Jaylen Brown showed up for the Game 2 showdown between the Celtics and the Bucks more than three hours early on Tuesday, after putting together one of the worst playoff games of his career to date in Game 1.
The results showed. Brown came out firing, pouring in 17 first-quarter points en route to a 30-point evening, as the Celtics evened the series against the Bucks with a 109-86 win. Much to Celtics’ fans satisfaction, Brown even sat Grayson Allen down on one memorable crossover.
The Celtics weren’t perfect. They held on in the second half, rather than pulling away. They haven’t figured out how to score in the paint against the Bucks’ hyper-aggressive defense yet. They still seem to settle at times.
But many of the worst issues that presented themselves in Game 1 were resolved. Brown and Tatum still weren’t perfect, but they were much better (a combined 20-for-38 from the field and 11-for-20 from three). As a team, the Celtics finished with just 11 turnovers, which limited the Bucks’ transition opportunities. They moved the ball more consistently and created great looks instead of decent ones.
The Celtics have a lot more to figure out, but they have plenty of time to do it — due to bizarre scheduling, there are three days off in between Games 2 and 3, and Marcus Smart will likely return.
After dropping Game 1, the Celtics staved off disaster. Now they need to figure out a way to take control of the series.
2. The Celtics outshot the Bucks 20-3 from 3-point range, while the Bucks outscored the Celtics 54-24 in the paint. If you make the shots the Bucks want you to take, you have a great chance of winning. If you don’t, they can creep back from a 20-point deficit and make a fourth-quarter a little more stressful.
The Celtics evened the series, but they need to figure out sustainable ways to beat the Bucks around the rim. Much of the discrepancy is by design — the Bucks give up 3-pointers, and the Celtics clearly opted to prioritize 3-point defense while letting Grant Williams and Al Horford guard Giannis Antetokounmpo 1-on-1 — but the Celtics could feel a lot more comfortable if they weren’t so reliant on their jump shots falling.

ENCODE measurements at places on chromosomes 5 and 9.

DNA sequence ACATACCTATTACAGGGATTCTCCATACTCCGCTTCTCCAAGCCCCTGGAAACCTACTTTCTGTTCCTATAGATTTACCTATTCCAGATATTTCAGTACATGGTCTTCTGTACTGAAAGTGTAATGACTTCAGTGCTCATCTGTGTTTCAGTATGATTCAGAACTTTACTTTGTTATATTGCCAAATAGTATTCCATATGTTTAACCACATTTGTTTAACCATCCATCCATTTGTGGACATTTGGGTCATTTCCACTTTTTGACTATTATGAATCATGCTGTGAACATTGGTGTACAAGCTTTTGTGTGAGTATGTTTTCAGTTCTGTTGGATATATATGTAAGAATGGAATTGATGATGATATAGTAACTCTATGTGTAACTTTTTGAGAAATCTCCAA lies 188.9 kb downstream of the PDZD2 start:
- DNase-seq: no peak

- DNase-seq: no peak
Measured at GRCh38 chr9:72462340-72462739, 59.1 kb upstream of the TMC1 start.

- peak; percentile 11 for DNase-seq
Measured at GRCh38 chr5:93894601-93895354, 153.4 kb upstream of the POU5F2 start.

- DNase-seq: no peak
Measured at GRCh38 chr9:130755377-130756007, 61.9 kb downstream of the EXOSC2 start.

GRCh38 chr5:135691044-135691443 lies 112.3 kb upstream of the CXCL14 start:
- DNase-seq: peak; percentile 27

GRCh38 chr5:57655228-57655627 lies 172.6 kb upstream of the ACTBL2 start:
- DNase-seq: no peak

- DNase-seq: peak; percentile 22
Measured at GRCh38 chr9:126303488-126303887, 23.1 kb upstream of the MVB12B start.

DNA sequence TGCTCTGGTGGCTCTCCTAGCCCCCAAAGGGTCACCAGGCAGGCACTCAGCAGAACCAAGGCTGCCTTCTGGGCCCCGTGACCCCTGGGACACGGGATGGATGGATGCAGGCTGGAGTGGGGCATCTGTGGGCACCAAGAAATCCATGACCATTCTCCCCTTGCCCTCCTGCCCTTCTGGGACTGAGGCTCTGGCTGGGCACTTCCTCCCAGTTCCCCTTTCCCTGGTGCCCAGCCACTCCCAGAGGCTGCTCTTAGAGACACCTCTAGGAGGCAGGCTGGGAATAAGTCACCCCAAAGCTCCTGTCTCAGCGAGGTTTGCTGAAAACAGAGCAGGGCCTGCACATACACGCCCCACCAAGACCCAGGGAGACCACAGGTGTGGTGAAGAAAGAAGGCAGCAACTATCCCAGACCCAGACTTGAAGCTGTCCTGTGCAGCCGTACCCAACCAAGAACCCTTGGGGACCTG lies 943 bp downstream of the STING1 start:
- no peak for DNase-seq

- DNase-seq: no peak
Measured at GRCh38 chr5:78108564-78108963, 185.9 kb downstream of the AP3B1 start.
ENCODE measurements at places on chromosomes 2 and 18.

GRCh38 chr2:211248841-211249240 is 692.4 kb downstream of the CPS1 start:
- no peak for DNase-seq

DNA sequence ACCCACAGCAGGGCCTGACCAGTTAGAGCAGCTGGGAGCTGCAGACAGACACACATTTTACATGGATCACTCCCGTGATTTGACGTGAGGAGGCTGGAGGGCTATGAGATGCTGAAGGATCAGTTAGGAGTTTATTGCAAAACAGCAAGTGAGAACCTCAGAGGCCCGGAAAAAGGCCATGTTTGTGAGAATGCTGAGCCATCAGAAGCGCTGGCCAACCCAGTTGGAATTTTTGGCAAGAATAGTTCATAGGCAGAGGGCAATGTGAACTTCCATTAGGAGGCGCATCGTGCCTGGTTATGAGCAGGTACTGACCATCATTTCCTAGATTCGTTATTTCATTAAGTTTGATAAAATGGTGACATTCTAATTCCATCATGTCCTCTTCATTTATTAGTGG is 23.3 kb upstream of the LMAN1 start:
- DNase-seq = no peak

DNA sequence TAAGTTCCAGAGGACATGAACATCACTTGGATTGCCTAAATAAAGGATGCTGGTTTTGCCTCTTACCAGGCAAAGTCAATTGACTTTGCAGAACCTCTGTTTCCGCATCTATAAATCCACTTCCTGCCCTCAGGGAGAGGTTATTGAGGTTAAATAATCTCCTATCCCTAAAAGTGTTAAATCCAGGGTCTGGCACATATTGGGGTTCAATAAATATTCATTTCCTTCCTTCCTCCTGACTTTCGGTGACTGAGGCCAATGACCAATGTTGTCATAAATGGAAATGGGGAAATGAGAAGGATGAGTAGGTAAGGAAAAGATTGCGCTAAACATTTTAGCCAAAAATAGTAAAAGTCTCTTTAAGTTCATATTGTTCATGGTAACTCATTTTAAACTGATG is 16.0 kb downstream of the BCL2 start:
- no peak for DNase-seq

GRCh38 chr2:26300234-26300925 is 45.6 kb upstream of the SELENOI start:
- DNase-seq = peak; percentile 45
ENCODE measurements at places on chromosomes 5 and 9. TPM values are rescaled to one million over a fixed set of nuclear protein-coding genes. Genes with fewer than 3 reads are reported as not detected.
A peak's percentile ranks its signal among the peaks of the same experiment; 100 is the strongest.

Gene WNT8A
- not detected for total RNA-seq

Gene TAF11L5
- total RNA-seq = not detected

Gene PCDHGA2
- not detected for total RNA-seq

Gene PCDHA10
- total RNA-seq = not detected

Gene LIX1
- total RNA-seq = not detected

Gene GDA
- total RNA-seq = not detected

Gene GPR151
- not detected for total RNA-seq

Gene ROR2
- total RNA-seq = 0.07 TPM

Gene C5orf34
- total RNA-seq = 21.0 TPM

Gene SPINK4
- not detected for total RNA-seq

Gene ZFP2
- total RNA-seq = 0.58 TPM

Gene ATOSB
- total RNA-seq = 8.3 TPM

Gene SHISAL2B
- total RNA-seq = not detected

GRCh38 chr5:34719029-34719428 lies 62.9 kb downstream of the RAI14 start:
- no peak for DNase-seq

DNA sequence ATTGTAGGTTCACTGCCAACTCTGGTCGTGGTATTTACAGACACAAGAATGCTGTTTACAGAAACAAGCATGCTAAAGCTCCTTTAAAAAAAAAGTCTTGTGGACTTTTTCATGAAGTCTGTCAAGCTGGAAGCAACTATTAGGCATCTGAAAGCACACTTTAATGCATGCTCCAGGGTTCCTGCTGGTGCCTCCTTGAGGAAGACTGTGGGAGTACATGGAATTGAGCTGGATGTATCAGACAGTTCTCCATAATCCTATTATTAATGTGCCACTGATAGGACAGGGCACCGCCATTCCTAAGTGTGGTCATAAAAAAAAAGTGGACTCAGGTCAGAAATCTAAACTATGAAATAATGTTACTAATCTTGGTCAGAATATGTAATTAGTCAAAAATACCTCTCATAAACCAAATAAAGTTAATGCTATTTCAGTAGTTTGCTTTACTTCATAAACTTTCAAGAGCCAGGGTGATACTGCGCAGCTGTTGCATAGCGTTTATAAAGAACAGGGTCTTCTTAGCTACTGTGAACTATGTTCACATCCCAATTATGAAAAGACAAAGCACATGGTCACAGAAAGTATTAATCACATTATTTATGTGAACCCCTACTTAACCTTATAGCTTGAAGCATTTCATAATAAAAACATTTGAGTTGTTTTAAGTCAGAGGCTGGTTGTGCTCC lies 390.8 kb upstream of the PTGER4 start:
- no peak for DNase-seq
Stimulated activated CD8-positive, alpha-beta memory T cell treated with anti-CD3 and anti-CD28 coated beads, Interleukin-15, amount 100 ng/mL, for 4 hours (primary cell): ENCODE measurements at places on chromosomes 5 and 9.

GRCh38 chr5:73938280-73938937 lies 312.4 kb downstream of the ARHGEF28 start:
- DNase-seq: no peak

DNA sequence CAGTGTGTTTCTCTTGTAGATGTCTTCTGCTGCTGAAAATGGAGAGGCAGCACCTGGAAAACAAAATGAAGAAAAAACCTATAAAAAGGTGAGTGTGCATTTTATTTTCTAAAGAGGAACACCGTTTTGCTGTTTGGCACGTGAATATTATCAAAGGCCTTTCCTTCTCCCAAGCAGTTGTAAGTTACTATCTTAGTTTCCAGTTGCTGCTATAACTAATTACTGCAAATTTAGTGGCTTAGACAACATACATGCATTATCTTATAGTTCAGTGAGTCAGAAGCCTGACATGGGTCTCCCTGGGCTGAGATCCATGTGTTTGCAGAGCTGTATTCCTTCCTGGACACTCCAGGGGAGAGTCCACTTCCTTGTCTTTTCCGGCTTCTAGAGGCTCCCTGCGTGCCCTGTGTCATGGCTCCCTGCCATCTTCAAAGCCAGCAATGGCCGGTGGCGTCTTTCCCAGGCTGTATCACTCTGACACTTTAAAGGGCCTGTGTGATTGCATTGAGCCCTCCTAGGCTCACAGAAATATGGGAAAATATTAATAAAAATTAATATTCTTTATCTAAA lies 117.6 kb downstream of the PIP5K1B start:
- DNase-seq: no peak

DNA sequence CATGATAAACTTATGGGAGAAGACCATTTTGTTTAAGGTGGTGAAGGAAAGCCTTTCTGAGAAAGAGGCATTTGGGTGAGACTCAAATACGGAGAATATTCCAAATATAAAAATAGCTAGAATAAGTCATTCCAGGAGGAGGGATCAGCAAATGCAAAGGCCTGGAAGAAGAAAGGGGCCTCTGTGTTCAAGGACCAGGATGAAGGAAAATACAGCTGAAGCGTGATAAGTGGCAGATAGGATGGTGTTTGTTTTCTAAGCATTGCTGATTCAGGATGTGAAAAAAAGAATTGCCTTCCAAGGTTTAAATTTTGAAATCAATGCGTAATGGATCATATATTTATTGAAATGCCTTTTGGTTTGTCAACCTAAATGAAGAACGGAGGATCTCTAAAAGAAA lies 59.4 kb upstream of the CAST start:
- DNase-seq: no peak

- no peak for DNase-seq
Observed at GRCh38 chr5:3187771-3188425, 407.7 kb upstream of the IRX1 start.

3. Grant Williams has a lot of room to grow as a player and it’s unclear exactly what direction his game will take next. Can he become more of a ball-handler, attacking off the catch when opponents close out to his now-impressive 3-point shooting? Can he continue to improve his passing, which would open his game even more? How much better can his already stalwart defense get?
One thing we know, however: 23-year-old Grant Williams is a good basketball player right now, and the Celtics would be in trouble without him. On Tuesday, he was impressive defending Antetokounmpo again — standing strong against Antetokounmpo’s tough-minded drives into the paint. He also added 21 points including 6-for-9 shooting from 3-point range, and he was a major part of opening up the paint against the Bucks’ aggressive defense.
The Celtics have some interesting decisions to make next year, because Williams is ready to contribute at a high level.
4. Antetokounmpo scored just two points in the first quarter, but he exploded for 18 in the third. After just two minutes at the start of the fourth, he came back into the game.
Antetokounmpo is as crucial to his team offensively as Kevin Durant was to the Nets, but Antetokounmpo’s game looks more exhausting — if Durant needs a bucket, he can always pull up from 3-point range. Antetokounmpo has to keep driving and driving incessantly, forcing his way to the rim and pushing through the opposing defense. When the opposing defenders are Horford and Grant Williams, that task becomes a lot more taxing. The fact that Antetokounmpo still finished with 28 points is a testament to the former MVP, but the Celtics can be encouraged by how difficult they made things for perhaps the best player in the world.
We will have more takeaways later this evening.
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Source : https://www.boston.com/sports/boston-celtics/2022/05/03/jaylen-brown-celtics-bucks-game-2-takeaways/